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Dhanush Reddy
Dhanush Reddy

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Effortless Documentation of your Python Code with Github Actions and GPT3

What I built

I built a Github Actions workflow that automates the process of adding docstrings to Python functions using GPT-3. The workflow loops over all .py files and functions in each one of them, sends the function code to the GPT-3 API for analysis, and inserts the suggested docstring for the function if it does not already have one.

This solution streamlines the process of documenting Python code and saves developers time and effort by automating the task of adding docstrings to functions. By using Github Actions and GPT-3, my solution helps developers to focus on other aspects of their work while maintaining high-quality code documentation.

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App Link


An Image showing the demo of Github Action

Another Image showing the demo of Github Action


My project is a Github Actions workflow that automates the process of adding docstrings to Python functions using GPT-3. The solution is designed to streamline the process of documenting Python code by automatically generating docstrings for functions that do not have one.

The workflow is triggered whenever changes are pushed to the repository, and it loops over all .py files to find functions without a docstring. For each such function, the code is sent to the GPT-3 API to analyze and suggest a corresponding docstring. The functions having a docstring are ignored during the workflow. Finally the modified code is automatically commited to the Github Repo.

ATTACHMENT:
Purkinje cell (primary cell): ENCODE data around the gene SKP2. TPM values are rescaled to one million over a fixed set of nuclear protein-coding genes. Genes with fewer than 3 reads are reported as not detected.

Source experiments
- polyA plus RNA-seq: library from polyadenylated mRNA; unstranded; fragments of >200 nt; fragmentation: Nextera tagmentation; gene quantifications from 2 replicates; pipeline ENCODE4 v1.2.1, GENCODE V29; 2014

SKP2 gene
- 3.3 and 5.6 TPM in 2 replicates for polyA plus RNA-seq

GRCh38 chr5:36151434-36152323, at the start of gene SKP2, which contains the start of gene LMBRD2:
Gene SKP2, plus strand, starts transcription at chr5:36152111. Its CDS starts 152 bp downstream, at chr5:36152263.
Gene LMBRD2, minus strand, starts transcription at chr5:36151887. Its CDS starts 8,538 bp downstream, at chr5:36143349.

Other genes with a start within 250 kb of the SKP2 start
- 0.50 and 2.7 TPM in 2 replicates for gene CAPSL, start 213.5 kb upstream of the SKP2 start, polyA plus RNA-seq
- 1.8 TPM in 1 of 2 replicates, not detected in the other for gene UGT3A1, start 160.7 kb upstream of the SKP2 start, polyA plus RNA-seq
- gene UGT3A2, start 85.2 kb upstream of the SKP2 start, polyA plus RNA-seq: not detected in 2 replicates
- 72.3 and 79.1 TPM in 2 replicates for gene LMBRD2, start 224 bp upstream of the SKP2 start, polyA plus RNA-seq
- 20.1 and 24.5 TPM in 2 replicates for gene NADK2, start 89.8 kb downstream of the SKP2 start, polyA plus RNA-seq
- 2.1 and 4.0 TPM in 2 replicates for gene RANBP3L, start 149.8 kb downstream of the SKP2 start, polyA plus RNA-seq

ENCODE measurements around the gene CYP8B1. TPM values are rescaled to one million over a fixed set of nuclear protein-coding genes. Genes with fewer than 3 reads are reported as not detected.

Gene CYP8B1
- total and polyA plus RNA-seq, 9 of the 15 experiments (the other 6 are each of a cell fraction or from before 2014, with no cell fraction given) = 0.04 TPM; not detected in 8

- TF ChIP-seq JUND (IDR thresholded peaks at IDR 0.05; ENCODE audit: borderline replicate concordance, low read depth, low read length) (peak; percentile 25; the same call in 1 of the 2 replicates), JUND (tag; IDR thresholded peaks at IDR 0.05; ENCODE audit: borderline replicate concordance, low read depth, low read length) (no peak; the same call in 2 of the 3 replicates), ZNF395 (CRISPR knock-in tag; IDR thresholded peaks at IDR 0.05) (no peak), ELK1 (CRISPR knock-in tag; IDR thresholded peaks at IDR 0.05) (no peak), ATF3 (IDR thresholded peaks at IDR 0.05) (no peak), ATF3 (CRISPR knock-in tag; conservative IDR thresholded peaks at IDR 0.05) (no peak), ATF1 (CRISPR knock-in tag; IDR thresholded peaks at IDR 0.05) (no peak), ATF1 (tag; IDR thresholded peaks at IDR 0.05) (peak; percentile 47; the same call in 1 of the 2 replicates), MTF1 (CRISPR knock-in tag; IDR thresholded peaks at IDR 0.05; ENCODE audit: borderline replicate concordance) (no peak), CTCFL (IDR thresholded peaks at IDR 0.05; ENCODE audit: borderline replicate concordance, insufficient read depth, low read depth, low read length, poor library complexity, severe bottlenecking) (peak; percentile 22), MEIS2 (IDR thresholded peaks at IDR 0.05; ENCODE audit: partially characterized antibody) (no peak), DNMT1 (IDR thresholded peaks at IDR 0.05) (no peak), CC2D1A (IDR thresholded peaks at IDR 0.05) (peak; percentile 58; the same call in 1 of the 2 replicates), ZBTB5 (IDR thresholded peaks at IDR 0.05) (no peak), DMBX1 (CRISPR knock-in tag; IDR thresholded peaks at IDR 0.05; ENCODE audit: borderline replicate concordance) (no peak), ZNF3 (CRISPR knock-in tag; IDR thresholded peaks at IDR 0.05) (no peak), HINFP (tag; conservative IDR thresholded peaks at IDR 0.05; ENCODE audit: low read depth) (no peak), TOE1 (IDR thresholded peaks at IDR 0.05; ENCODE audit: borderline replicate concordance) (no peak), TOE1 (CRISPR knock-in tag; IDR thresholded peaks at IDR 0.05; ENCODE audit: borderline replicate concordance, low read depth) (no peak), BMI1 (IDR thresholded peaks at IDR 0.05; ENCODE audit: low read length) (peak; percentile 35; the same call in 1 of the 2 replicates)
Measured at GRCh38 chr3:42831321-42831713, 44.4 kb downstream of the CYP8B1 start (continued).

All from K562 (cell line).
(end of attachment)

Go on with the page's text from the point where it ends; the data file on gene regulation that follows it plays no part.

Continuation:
By automating the task of adding docstrings to Python functions, my project saves developers time and effort, allowing them to focus on other aspects of their work. The solution also helps maintain high-quality code documentation, which is essential for the long-term maintainability and scalability of any software project.

Of course, I am just scratching the surface with what is possible with Github Actions and GPT3. One can use GPT4-32K Token Model API to even build a full Markdown powered documentation by analyzing the code. At the moment, my workflow works only for Python but can be easily extended to other languages.

Link to Source Code

Permissive License


Background (What made you decide to build this particular app? What inspired you?)

As a software developer, I have often found the process of writing code documentation to be time-consuming. I knew that there had to be a better way to document code that did not require manual effort and could produce consistent and reliable results.

That's when I came across GPT-3, a powerful language model developed by OpenAI, which has been trained on vast amounts of text and code data, that can generate humanlike responses to natural language inputs. I realized that it could be leveraged to automate the process of adding docstrings to Python functions. Because why not? If Github Copilot is being used to write 46% of code, then why not do the same for code documentation.

That's why I decided to build a Github Actions workflow that uses GPT-3 to generate docstrings for Python functions automatically. My goal was to create a solution that would save developers time and effort, while also improving the quality of code documentation.